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SoVA Alumnus’ Politically Charged Pots Teach about Diversity, Hard Work

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Roberto Lugo

“When I sit at a potter’s wheel, I often think of my father’s bike tire spinning, and that metaphor has always had me reach for more.”

That excerpt from Roberto Lugo’s website sums up his life and career so far—always reaching for more. A 2014 M.F.A. alumnus of the Penn State School of Visual Arts, Lugo is an award-winning potter, spoken-word poet, activist, and educator who has committed his career to showing others how they can rise out of adversity.

Growing up in Philadelphia, Lugo never saw a career in the arts in his future. In fact, it was hard for him to even envision a life beyond the down-and-out neighborhood of Kensington, where he lived with his first-generation Puerto Rican immigrant parents. His dad rode his bike from Kensington—where drugs and gangs were rampant—to a job in Cherry Hill, N.J., every morning, to provide for his family the best he could. “If he could make that sacrifice for my future, it is up to me to make something of it,” said Lugo.

And make something he has—literally and figuratively. Lugo, known for his politically charged ceramic vessels, was recently named the 2016 United States Artists Barr Fellow, a $50,000 award that recognizes him as one of America’s most accomplished and innovative artists.

Currently a professor of ceramics at Marlboro College in Vermont, he is also a frequent speaker at high schools, colleges, and art centers around the country, sharing his story and advocating for ceramics as an important tool in understanding history and culture.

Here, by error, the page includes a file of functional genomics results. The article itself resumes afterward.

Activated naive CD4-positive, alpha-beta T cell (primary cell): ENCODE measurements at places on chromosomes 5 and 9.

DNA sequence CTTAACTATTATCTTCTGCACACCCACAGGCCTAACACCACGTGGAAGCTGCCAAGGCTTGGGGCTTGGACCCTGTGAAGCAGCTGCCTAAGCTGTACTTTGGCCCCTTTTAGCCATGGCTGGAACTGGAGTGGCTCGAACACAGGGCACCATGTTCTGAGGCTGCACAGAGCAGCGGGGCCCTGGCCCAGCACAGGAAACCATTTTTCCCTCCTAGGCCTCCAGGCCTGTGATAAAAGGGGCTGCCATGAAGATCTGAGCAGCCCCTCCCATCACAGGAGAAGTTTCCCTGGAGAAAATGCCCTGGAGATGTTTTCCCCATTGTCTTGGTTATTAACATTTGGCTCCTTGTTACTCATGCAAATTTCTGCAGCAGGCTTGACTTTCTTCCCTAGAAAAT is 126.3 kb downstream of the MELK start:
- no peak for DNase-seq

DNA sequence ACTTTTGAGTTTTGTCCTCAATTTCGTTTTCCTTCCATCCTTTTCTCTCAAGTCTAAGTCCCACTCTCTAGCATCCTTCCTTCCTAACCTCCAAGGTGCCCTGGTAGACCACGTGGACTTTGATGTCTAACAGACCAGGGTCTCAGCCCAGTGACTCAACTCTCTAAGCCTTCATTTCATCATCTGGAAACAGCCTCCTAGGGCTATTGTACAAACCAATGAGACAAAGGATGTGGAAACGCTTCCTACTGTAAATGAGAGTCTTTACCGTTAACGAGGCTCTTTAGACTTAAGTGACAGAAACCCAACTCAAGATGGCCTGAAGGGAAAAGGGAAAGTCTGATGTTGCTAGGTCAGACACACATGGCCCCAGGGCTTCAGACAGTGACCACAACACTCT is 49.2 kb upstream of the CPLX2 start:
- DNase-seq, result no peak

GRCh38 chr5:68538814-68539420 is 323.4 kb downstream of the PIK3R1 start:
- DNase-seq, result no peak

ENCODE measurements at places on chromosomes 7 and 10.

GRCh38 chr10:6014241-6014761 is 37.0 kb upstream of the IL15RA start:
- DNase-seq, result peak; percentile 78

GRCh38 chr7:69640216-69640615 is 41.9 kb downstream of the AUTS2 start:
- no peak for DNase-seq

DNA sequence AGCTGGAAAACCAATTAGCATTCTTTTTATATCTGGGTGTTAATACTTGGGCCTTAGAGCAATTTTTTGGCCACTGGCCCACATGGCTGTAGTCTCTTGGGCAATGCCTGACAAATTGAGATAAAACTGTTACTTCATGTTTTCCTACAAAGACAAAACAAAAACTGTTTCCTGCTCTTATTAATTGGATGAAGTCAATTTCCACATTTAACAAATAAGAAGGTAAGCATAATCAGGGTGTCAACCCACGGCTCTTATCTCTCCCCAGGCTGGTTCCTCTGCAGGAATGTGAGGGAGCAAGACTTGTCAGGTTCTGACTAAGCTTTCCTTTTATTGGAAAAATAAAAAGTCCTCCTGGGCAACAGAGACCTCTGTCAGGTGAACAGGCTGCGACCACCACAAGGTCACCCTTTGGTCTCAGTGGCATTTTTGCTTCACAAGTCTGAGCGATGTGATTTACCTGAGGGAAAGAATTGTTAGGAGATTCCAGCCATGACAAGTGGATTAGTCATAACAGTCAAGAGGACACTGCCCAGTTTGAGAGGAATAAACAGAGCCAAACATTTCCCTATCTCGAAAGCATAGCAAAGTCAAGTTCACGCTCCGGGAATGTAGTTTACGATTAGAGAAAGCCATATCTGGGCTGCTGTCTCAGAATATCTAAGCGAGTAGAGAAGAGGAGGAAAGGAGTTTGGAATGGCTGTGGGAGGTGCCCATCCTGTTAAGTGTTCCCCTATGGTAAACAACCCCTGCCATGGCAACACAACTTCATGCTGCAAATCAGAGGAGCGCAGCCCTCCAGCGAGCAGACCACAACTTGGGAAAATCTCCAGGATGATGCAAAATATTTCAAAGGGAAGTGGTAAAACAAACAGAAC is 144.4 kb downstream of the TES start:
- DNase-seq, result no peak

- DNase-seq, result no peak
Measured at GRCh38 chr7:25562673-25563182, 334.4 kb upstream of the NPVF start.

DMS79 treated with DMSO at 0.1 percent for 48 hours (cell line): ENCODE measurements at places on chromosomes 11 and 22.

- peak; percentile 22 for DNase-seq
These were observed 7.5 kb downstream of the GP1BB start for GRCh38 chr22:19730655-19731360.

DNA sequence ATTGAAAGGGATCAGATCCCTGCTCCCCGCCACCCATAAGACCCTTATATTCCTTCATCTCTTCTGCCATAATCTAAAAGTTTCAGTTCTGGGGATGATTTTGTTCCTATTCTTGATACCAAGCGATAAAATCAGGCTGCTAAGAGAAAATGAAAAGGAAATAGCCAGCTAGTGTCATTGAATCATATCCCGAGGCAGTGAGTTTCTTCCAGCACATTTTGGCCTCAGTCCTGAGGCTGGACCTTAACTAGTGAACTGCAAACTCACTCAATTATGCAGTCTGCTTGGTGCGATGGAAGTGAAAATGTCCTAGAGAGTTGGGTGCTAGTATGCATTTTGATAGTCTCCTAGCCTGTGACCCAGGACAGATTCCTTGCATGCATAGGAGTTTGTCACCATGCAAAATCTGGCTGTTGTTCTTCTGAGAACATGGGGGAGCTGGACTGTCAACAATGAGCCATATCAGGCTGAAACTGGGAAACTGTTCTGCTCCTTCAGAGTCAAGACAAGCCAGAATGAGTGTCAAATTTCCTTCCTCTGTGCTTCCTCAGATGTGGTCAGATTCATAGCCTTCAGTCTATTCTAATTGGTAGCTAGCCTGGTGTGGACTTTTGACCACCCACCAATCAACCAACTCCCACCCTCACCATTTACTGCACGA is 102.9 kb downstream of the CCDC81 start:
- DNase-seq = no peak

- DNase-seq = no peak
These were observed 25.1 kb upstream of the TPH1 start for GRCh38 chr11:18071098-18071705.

Teapot by Roberto Lugo“Ceramics crosses many different disciplines. It’s almost like an ethnographic tool to tell us what people were doing thousands of years ago—what they were using to eat, what they valued,” he explained. “When I lecture, I connect that to the importance of what I do today.”

Lugo creates teapots and other ceramic pieces that serve as “blank vignettes,” providing a surface on which he paints patterns and people, ranging from historical figures to pop culture icons to even himself.

“I don’t decide who is going to go on a pot until the very last portion … I give myself time while I’m making to think about who I want to go on there and why,” he explained. “If I do something political, then I will also include something humorous.”

A recent example is a teapot that includes abolitionist and women’s rights activist Sojourner Truth on one side, and Wu Tang Clan founder Ol’ Dirty Bastard—known for his legal troubles along with his music—on the other. “Ol’ Dirty Bastard’s values and culture are exactly the opposite of Sojourner Truth—he was at the bottom of the totem pole in terms of hip hop,” said Lugo. “But he was my first experience with blending of cultures, through his music. I try to complicate a conversation by painting people who would not normally be together.”

Lugo calls himself a “ghetto potter,” but not just because he grew up in the ghetto. “The word ‘ghetto’ can be seen as a negative, but I equate ‘ghetto’ with the word ‘resourceful,’” he wrote in the artist statement on his website. “Although my history is filled with adversity, racism, and sheer bad luck, I celebrate these moments in my work. I could not make art without the experiences they have offered to me.”